Los Angeles also beat a provision in the new collective bargaining agreement that penalizes teams spending more than $2.9 million on international free agents starting Monday with an escalating tax that could make these signings prohibitively expensive.
"It's a rare opportunity," Colletti said. "These types of players with that speed and power combination are very rarely available. All things considered, we had to be aggressive. The chance and the opportunity to do what we did were in a very short period of time. After that, all dynamics change."
Puig has rarely played outside Cuba, but he excelled with Cienfuegos during the 2010-11 season, batting .330 with 17 homers, 47 RBIs and a .430 on-base percentage in just 327 at-bats while mostly playing center field.
The 6-foot-3 slugger sat out last season for disciplinary reasons possibly related to his attempts to defect -- or to his arrest on shoplifting charges while playing in a tournament in the Netherlands last summer. Although the Dodgers didn't disclose the details of his departure from Cuba, Puig has made numerous attempts to defect, and he recently established residency in Mexico.
That's where White saw him last weekend when Puig worked out for several major league teams, reportedly including the Cubs and White Sox. Although Puig hadn't swung a bat in five months and had gained a little weight during virtual house arrest in Cuba, White saw everything he needed to confirm the Dodgers' scouting reports.
White didn't flinch in saying Puig reminds him of Sammy Sosa.
"It's going to take him a little while to work into playing shape," White said. "We went into this knowing (that). We didn't look at this guy as a guy who's going to impact this team this season. If it happens, great. He came in and said he and I need to do some jogging in Arizona and get in shape, but he's a beast. He looks like a linebacker. He's probably around 230 right now, but ... put him out there next to Matt Kemp in a uniform, and you'll say, 'Wow, who's that guy?'"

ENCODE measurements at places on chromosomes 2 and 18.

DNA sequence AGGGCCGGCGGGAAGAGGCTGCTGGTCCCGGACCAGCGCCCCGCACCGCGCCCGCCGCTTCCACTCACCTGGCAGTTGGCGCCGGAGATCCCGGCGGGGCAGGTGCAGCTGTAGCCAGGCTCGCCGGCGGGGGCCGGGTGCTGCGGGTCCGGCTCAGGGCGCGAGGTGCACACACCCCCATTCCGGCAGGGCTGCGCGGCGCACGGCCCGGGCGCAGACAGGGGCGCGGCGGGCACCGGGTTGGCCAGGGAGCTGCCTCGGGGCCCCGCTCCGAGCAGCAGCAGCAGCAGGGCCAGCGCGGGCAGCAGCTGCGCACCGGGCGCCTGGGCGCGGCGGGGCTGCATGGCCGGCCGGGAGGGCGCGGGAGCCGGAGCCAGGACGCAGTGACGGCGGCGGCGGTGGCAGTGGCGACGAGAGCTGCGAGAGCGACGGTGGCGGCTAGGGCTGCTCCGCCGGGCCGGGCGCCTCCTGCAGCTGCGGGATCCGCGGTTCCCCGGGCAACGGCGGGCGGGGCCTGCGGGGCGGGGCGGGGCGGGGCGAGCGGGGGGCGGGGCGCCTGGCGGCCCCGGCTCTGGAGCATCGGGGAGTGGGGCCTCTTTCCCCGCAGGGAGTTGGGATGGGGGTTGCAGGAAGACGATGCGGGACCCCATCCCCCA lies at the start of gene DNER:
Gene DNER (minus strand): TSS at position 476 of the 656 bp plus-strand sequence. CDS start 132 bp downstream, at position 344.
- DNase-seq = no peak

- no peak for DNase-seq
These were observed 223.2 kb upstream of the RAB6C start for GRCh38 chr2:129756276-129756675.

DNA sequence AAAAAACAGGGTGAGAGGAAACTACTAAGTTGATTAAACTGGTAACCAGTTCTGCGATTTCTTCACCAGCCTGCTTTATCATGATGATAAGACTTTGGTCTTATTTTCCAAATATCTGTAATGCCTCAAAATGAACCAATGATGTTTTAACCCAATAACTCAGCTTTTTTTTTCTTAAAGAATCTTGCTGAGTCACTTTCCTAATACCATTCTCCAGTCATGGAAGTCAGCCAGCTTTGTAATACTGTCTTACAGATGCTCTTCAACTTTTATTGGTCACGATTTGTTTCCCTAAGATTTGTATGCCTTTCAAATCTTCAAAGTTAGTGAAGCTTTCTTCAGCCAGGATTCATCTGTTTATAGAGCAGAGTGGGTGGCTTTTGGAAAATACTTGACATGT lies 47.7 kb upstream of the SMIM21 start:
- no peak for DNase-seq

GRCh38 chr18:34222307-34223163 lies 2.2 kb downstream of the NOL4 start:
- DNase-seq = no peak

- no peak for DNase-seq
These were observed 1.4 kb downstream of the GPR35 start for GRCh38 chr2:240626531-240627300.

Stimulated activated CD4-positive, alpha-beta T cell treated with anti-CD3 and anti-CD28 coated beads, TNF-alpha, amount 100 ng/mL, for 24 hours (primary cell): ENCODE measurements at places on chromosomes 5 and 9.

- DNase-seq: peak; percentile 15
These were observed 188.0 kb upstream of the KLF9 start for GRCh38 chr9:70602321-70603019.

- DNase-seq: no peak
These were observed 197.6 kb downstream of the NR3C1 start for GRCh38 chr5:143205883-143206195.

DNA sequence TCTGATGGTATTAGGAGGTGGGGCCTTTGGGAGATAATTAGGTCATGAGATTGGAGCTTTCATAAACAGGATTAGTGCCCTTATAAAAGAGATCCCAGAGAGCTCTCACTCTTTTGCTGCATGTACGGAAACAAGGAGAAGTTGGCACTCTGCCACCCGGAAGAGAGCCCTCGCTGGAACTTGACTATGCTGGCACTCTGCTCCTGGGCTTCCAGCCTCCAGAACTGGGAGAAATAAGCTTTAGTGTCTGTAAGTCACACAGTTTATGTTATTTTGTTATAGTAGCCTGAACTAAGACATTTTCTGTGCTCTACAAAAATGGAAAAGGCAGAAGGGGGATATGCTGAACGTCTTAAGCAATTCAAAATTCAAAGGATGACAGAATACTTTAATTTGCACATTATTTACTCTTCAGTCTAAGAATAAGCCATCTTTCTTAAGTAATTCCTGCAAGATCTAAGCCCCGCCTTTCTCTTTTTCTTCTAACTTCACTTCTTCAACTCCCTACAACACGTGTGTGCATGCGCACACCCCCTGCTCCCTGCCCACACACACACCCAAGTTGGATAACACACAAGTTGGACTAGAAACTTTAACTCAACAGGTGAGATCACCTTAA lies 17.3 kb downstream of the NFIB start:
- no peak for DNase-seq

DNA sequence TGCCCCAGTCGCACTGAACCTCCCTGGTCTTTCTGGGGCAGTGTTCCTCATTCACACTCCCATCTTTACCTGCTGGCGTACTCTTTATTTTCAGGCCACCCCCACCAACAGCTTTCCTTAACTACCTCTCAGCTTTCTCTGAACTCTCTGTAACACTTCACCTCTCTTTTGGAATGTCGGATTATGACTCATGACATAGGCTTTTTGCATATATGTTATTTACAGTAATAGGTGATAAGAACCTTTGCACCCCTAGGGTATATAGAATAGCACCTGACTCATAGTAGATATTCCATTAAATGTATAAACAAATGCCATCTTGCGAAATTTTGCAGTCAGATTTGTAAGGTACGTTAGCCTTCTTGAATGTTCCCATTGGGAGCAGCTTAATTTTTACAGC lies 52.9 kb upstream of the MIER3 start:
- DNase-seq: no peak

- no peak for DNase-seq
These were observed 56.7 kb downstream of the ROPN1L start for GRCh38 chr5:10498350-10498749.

White also loved Puig's personality and enthusiasm about the game along with his five-tool skills, including speed and a strong throwing arm.
Puig will get in shape at the Dodgers' spring training complex in Glendale, Ariz., when he enters the country. The Dodgers assigned him to their Arizona rookie team and placed him on the temporary inactive list Friday.
Yoenis Cespedes' four-year, $36 million deal with the Oakland Athletics in February was the previous record for a Cuban defector. Outfielder Jorge Soler got a nine-year, $30 million deal from the Chicago Cubs earlier this month.
After the Dodgers dramatically reduced their traditional pursuit of international talent under the budget-cutting ownership of Frank McCourt, they're back in the game. It's a relief to White and his scouts who stayed updated on the top international talent even while knowing they couldn't pursue it.
"It's a long time coming," White said. "The only thing surreal about the signing to me is finally we have an opportunity to do these kinds of things."